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As Google expands its lucrative ad network to new markets, industry watchers increasingly believe the search giant will buy its way into the nascent market for advertising inside video games.
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Google has reportedly looked at acquiring AdScape Media, a small company, founded in Ontario and now based in San Francisco, that specializes in so-called in-game ads. Google did not return calls seeking comment, and an AdScape spokeswoman declined to comment on the talks.
Though an industry insider who asked to remain anonymous said negotiations had stalled, such an acquisition would allow Google to take on old foe Microsoft, which last year acquired a similar but larger company called Massive. In-game ads, however, are one place where Microsoft would have a rare advertising advantage over Google thanks to thriving sales of its Xbox 360 gaming console and a long list of gaming titles.
“Google would be playing catch-up against some significant entrenched providers,” said Michael Goodman, a program manager at research firm Yankee Group Research. “The biggest challenge for them is they might see themselves closed out of the Xbox as a platform to serve ads to.”
In-game ads may sound like a niche, but it’s a growing one that reaches a choice demographic for advertisers. A recent Nielsen Entertainment study found that men aged 18 to 34 are spending more time playing video games (12.5 hours on average per week) and less time watching television (9.8 hours per week). About 6 million U.S. households have at least one “power gamer,” someone who spends as much as 20 hours per week and $50 per month on games, and there are more than 15 million active players of casual games, which are free ad-supported games such as Tetris or cards, said Michael Cai, director of broadband and gaming for Parks Associates.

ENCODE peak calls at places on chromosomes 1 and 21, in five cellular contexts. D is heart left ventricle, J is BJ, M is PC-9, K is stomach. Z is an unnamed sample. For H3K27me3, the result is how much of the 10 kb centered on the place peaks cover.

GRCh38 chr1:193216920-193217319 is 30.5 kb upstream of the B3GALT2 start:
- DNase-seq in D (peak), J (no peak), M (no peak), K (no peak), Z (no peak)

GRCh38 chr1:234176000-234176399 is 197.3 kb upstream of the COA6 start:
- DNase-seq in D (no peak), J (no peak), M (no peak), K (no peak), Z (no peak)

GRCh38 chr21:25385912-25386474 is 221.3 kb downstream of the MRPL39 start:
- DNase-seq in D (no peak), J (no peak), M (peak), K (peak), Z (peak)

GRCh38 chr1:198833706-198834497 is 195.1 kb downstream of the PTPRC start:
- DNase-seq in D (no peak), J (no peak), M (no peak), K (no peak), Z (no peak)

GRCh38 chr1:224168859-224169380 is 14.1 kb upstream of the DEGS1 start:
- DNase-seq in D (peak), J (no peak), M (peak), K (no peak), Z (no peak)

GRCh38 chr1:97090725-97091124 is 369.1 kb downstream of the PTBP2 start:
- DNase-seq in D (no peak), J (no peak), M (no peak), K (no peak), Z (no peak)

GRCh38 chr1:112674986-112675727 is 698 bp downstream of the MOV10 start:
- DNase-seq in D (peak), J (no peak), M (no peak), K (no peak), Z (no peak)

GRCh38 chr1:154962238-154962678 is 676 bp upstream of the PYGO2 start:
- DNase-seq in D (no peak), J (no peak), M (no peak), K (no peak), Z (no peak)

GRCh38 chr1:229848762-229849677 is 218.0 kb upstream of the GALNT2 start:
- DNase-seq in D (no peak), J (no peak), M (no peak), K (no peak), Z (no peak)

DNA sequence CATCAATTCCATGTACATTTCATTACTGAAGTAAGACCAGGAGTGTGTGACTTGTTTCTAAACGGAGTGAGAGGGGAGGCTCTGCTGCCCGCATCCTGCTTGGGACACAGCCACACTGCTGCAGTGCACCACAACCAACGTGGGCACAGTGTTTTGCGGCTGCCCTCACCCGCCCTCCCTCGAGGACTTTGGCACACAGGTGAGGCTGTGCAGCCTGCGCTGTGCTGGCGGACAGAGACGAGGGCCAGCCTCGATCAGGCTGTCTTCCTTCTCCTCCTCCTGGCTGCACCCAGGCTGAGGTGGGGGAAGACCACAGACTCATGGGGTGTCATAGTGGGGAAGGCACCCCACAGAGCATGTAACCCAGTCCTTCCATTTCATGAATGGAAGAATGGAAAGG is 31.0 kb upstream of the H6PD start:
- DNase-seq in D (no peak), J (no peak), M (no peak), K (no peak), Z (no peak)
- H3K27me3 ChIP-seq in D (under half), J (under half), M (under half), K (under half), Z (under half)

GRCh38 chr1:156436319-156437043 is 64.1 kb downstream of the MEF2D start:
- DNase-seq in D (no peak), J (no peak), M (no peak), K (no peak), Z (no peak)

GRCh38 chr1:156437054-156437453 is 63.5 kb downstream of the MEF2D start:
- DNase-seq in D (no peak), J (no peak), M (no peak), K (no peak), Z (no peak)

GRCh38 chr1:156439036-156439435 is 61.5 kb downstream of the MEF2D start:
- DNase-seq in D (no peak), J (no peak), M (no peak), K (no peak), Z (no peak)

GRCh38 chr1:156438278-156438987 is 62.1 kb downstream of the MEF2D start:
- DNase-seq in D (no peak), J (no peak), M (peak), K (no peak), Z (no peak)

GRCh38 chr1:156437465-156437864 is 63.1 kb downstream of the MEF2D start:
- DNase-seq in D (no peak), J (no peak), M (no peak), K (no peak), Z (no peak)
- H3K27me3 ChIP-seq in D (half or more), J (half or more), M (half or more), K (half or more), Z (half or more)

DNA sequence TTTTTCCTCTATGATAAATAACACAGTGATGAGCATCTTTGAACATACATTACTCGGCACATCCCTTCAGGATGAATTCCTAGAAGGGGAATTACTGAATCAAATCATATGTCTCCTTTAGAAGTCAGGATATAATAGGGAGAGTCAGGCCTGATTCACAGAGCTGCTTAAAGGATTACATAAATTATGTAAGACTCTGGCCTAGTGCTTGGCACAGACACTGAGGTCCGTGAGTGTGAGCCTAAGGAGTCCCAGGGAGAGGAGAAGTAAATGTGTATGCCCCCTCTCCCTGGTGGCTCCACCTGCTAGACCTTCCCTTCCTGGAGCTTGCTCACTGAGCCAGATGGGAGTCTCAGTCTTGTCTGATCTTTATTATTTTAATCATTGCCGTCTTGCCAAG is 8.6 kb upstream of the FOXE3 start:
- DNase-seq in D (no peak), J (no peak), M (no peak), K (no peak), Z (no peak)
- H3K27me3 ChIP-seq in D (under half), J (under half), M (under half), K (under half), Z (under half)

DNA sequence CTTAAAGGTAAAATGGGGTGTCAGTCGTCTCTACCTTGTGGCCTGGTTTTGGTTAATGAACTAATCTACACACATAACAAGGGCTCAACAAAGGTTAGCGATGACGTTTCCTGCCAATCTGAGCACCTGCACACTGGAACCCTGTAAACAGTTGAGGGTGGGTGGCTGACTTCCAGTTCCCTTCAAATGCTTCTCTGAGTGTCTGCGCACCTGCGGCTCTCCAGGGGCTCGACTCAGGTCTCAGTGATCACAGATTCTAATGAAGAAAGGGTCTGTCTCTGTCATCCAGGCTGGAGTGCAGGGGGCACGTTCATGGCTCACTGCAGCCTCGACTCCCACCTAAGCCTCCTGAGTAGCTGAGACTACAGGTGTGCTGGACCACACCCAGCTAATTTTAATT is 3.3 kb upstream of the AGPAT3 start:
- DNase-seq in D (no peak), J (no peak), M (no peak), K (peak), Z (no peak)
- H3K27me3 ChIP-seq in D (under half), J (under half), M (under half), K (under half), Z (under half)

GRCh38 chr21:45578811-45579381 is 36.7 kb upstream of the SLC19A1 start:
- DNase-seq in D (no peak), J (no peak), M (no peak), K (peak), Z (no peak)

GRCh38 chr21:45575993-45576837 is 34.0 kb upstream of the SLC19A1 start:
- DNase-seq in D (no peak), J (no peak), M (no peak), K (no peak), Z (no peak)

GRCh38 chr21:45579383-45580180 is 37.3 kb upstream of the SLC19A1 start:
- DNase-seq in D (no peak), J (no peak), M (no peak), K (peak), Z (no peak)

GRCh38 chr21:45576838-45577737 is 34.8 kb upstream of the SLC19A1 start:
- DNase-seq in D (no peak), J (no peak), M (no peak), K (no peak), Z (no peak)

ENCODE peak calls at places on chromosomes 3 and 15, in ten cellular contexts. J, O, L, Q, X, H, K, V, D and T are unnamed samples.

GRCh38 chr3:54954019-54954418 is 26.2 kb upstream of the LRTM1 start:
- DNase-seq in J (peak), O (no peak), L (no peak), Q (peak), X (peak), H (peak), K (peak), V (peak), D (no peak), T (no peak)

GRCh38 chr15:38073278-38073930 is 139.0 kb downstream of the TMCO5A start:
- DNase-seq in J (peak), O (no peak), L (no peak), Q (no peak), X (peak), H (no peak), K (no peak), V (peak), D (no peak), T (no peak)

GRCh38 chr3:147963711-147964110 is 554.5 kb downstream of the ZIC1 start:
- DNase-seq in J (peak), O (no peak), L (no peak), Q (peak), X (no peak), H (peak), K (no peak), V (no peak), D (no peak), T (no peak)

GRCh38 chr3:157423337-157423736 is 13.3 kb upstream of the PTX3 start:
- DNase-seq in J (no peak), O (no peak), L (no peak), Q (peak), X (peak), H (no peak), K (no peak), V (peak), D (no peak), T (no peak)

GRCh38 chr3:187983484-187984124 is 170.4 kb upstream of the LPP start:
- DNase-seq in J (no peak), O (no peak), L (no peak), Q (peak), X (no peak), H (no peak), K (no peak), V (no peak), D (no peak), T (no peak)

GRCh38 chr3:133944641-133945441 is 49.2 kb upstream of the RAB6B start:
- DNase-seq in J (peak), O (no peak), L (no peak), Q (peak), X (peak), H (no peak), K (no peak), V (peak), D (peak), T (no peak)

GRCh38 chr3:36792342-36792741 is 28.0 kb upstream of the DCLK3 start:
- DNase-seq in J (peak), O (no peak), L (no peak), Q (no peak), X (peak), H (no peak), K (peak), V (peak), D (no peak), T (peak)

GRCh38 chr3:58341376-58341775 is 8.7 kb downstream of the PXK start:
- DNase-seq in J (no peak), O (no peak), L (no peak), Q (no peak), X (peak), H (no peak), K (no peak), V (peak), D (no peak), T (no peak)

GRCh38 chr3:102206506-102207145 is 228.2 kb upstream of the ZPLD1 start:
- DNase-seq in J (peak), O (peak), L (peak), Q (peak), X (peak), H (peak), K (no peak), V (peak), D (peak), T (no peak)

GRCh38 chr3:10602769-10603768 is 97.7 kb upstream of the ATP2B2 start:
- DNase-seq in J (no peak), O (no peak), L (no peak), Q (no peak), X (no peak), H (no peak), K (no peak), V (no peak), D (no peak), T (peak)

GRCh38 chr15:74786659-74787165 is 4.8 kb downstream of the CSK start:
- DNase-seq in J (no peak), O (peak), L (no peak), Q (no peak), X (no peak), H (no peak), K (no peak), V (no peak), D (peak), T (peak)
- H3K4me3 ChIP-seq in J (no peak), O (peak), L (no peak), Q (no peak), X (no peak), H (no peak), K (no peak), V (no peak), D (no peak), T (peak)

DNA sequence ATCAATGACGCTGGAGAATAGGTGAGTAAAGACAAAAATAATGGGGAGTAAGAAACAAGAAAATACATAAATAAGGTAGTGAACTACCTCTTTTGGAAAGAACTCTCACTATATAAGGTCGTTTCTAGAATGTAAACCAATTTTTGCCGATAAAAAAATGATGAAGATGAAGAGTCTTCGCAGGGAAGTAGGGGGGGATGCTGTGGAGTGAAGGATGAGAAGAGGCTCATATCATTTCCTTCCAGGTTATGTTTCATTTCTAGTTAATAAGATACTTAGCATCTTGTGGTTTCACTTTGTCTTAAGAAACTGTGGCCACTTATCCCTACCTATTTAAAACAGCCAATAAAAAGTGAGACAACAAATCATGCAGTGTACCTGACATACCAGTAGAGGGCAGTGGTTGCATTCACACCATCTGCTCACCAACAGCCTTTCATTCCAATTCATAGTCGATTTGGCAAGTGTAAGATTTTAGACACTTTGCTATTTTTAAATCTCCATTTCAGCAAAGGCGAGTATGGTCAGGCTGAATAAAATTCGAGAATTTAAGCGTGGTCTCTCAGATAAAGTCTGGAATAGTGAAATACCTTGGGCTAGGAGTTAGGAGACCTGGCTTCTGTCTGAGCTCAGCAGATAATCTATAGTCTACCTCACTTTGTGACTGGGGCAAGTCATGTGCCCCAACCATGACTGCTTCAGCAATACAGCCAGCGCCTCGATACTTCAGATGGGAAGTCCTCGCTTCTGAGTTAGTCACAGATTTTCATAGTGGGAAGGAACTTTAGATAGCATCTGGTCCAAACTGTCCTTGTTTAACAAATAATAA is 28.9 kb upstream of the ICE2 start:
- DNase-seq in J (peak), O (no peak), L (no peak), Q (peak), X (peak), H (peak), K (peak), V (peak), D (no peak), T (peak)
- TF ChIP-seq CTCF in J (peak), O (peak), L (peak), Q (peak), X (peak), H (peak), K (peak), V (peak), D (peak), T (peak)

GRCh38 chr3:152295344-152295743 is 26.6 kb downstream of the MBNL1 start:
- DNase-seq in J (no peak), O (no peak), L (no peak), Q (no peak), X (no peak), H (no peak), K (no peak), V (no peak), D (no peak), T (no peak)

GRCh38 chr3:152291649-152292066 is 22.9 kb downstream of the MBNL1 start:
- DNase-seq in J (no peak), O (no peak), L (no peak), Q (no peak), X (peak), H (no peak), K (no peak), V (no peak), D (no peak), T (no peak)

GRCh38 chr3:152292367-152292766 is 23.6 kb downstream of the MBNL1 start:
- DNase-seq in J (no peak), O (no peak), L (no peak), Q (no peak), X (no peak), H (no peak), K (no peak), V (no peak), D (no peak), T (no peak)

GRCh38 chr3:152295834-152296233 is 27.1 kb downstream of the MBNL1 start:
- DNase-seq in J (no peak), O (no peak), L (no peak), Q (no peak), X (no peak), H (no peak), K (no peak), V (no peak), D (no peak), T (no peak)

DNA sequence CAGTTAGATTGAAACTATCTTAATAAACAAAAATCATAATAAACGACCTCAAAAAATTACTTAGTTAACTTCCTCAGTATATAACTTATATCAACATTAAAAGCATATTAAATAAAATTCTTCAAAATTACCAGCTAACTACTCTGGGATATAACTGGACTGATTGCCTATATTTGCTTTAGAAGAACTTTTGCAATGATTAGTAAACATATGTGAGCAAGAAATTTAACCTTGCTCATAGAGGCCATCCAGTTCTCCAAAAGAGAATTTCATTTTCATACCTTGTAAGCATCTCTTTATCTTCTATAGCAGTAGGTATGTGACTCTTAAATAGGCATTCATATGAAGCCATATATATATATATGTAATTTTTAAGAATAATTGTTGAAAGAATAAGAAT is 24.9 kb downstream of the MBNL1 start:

“It’s not a pimply faced teenage kid playing video games in the basement anymore. It’s people with a lot of disposable income,” said Jeff Berg, content editor at the Interpublic Emerging Media Lab think tank. “It’s a natural space for Google to move into if they can do it effectively.”
The dollar value of this market isn’t nearly as small as many people would think. Parks Associates predicts that game advertising revenue will grow from $120 million in 2006 to $200 million this year and $300 million in 2008. Yankee Group forecasts in-game ad revenue to reach $732 million by 2010. Buying AdScape wouldn’t get Google a lot of new customers, but it would get the company technology, Goodman said. “Google already has significant relationships with advertisers, but they would have to build up relationships with game publishers,” he said.
“Google is the king of search ads, but they aren’t that dominant in brand advertising.”
–Michael Cai, director, Parks Associates
Over the last 18 months, the search giant has been rapidly moving into new ad markets such as print and radio, using its automated online ad-delivery system to provide a way for advertisers to reach new customers via offline mediums. Google purchased radio advertising provider dMarc Broadcasting for just over $100 million a year ago and has been conducting radio ad delivery tests.
While it’s hard to imagine virtual world games like World of Warcraft being a great advertising vehicle for Coke or Pepsi, plenty of games could be ideal, such as sporting titles.